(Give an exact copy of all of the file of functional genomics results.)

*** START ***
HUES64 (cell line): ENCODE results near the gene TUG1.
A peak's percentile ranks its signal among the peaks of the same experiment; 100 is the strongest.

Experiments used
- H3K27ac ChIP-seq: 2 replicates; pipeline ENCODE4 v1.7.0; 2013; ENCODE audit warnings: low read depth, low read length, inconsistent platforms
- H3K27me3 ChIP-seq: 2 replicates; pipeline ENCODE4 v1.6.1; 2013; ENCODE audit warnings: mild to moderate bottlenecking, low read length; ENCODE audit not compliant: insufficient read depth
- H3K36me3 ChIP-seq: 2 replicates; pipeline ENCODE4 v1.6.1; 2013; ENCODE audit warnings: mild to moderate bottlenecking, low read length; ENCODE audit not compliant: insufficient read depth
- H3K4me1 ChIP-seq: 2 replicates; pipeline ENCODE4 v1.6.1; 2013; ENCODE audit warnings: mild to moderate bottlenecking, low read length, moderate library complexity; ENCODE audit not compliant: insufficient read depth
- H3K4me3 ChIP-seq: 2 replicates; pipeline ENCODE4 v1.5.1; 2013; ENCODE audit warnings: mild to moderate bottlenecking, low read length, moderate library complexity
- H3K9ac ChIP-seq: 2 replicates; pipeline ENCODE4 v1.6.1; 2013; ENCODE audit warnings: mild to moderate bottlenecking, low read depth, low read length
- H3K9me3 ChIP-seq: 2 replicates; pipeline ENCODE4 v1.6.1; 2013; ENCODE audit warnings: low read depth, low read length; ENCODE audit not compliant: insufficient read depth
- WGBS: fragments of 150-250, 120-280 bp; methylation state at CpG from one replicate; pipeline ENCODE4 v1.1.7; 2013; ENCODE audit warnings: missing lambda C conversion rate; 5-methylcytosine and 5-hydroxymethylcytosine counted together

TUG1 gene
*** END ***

HUES64 (cell line): ENCODE results near the gene TUG1.
A peak's percentile ranks its signal among the peaks of the same experiment; 100 is the strongest.

Experiments used
- H3K27ac ChIP-seq: 2 replicates; pipeline ENCODE4 v1.7.0; 2013; ENCODE audit warnings: low read depth, low read length, inconsistent platforms
- H3K27me3 ChIP-seq: 2 replicates; pipeline ENCODE4 v1.6.1; 2013; ENCODE audit warnings: mild to moderate bottlenecking, low read length; ENCODE audit not compliant: insufficient read depth
- H3K36me3 ChIP-seq: 2 replicates; pipeline ENCODE4 v1.6.1; 2013; ENCODE audit warnings: mild to moderate bottlenecking, low read length; ENCODE audit not compliant: insufficient read depth
- H3K4me1 ChIP-seq: 2 replicates; pipeline ENCODE4 v1.6.1; 2013; ENCODE audit warnings: mild to moderate bottlenecking, low read length, moderate library complexity; ENCODE audit not compliant: insufficient read depth
- H3K4me3 ChIP-seq: 2 replicates; pipeline ENCODE4 v1.5.1; 2013; ENCODE audit warnings: mild to moderate bottlenecking, low read length, moderate library complexity
- H3K9ac ChIP-seq: 2 replicates; pipeline ENCODE4 v1.6.1; 2013; ENCODE audit warnings: mild to moderate bottlenecking, low read depth, low read length
- H3K9me3 ChIP-seq: 2 replicates; pipeline ENCODE4 v1.6.1; 2013; ENCODE audit warnings: low read depth, low read length; ENCODE audit not compliant: insufficient read depth
- WGBS: fragments of 150-250, 120-280 bp; methylation state at CpG from one replicate; pipeline ENCODE4 v1.1.7; 2013; ENCODE audit warnings: missing lambda C conversion rate; 5-methylcytosine and 5-hydroxymethylcytosine counted together

TUG1 gene